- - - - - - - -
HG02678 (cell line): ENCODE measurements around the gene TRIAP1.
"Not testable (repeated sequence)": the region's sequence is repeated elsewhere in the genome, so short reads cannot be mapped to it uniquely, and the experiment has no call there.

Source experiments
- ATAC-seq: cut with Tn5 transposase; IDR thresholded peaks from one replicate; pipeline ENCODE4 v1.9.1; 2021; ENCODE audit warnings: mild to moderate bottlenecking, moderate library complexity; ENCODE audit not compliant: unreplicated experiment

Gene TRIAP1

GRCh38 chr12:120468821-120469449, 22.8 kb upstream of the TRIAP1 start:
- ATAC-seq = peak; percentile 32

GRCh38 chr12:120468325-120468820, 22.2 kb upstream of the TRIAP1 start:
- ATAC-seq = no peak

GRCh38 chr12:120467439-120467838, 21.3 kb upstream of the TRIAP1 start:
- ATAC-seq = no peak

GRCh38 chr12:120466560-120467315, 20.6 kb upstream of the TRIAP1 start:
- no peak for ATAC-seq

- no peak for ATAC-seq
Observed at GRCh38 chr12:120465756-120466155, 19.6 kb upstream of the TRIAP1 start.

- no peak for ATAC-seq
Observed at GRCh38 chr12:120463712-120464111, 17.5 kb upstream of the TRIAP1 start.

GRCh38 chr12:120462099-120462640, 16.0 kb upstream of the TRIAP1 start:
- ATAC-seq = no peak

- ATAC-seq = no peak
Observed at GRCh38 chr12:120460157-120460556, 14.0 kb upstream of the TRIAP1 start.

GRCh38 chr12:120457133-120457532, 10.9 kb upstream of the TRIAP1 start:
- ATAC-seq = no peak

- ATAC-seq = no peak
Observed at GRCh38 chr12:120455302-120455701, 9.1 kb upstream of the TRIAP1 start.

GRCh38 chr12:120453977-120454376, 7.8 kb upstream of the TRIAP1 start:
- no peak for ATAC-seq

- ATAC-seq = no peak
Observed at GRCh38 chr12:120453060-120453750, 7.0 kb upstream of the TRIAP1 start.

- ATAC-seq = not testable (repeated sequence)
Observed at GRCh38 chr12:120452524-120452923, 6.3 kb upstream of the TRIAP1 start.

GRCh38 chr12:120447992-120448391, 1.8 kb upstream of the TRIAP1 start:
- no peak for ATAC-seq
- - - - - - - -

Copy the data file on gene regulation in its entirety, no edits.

HG02678 (cell line): ENCODE measurements around the gene TRIAP1.
"Not testable (repeated sequence)": the region's sequence is repeated elsewhere in the genome, so short reads cannot be mapped to it uniquely, and the experiment has no call there.

Source experiments
- ATAC-seq: cut with Tn5 transposase; IDR thresholded peaks from one replicate; pipeline ENCODE4 v1.9.1; 2021; ENCODE audit warnings: mild to moderate bottlenecking, moderate library complexity; ENCODE audit not compliant: unreplicated experiment

Gene TRIAP1

GRCh38 chr12:120468821-120469449, 22.8 kb upstream of the TRIAP1 start:
- ATAC-seq = peak; percentile 32

GRCh38 chr12:120468325-120468820, 22.2 kb upstream of the TRIAP1 start:
- ATAC-seq = no peak

GRCh38 chr12:120467439-120467838, 21.3 kb upstream of the TRIAP1 start:
- ATAC-seq = no peak

GRCh38 chr12:120466560-120467315, 20.6 kb upstream of the TRIAP1 start:
- no peak for ATAC-seq

- no peak for ATAC-seq
Observed at GRCh38 chr12:120465756-120466155, 19.6 kb upstream of the TRIAP1 start.

- no peak for ATAC-seq
Observed at GRCh38 chr12:120463712-120464111, 17.5 kb upstream of the TRIAP1 start.

GRCh38 chr12:120462099-120462640, 16.0 kb upstream of the TRIAP1 start:
- ATAC-seq = no peak

- ATAC-seq = no peak
Observed at GRCh38 chr12:120460157-120460556, 14.0 kb upstream of the TRIAP1 start.

GRCh38 chr12:120457133-120457532, 10.9 kb upstream of the TRIAP1 start:
- ATAC-seq = no peak

- ATAC-seq = no peak
Observed at GRCh38 chr12:120455302-120455701, 9.1 kb upstream of the TRIAP1 start.

GRCh38 chr12:120453977-120454376, 7.8 kb upstream of the TRIAP1 start:
- no peak for ATAC-seq

- ATAC-seq = no peak
Observed at GRCh38 chr12:120453060-120453750, 7.0 kb upstream of the TRIAP1 start.

- ATAC-seq = not testable (repeated sequence)
Observed at GRCh38 chr12:120452524-120452923, 6.3 kb upstream of the TRIAP1 start.

GRCh38 chr12:120447992-120448391, 1.8 kb upstream of the TRIAP1 start:
- no peak for ATAC-seq